There will never be a really free and enlightened State until the State comes to recognize the individual as a higher and independent power, from which all its own power and authority are derived, and treats him accordingly. I please myself with imagining a State at last which can afford to be just to all men, and to treat the individual with respect as a neighbor; which even would not think it inconsistent with its own repose if a few went to live aloof from it, not meddling with it, nor embraced by it, who fulfilled all the duties of neighbors and fellow-men. A State which bore this kind of fruit, and suffered it to drop off as fast as it ripened, would prepare the way for a still more perfect and glorious State, which also I have imagined, but not yet anywhere seen.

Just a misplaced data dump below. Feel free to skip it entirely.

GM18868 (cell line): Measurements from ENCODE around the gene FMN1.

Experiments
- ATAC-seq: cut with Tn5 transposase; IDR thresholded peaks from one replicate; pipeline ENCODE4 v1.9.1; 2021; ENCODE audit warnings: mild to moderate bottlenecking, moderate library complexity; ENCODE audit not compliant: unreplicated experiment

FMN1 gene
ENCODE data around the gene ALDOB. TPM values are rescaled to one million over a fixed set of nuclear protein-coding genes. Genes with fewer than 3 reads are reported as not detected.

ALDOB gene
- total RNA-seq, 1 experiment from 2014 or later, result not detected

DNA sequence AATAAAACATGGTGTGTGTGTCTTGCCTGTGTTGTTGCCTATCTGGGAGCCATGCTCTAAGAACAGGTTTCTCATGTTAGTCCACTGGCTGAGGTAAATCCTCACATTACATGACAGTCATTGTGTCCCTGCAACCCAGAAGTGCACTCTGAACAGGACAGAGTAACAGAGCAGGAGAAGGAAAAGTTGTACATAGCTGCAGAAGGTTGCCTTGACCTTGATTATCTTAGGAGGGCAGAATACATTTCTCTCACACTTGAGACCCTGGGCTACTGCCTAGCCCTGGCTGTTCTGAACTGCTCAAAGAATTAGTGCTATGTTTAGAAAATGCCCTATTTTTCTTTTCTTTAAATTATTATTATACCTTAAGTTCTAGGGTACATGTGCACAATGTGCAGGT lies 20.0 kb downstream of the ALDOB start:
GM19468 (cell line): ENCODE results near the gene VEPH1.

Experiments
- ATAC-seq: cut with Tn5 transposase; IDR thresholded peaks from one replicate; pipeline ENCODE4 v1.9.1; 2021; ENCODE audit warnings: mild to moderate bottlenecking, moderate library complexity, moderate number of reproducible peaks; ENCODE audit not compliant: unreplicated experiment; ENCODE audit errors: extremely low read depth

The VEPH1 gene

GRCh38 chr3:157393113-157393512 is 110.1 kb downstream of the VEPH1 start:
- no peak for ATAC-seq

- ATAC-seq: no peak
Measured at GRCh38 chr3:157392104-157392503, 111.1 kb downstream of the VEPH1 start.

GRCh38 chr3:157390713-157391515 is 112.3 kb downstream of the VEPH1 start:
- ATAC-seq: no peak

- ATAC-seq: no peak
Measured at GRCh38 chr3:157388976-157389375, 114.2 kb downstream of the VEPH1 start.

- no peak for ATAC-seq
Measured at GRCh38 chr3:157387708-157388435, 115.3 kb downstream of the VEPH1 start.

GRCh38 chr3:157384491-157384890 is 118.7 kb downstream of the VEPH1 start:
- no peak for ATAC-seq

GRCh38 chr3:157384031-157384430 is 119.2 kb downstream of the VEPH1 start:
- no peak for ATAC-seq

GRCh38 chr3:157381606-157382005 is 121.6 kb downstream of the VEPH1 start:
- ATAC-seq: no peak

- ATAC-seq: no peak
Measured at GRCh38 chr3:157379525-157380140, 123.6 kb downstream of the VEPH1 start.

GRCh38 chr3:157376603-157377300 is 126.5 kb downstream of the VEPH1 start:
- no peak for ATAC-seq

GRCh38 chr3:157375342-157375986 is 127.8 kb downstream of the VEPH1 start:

Henry David Thoreau
(1817-62), U.S. philosopher, author, naturalist.
Closing lines of On the Duty of Civil Disobedience (1849).
The passage relates to Thoreau’s refusal to pay a poll tax, for which he went to jail for one night in July 1846. This essay was often quoted by Gandhi in his campaign of passive resistance.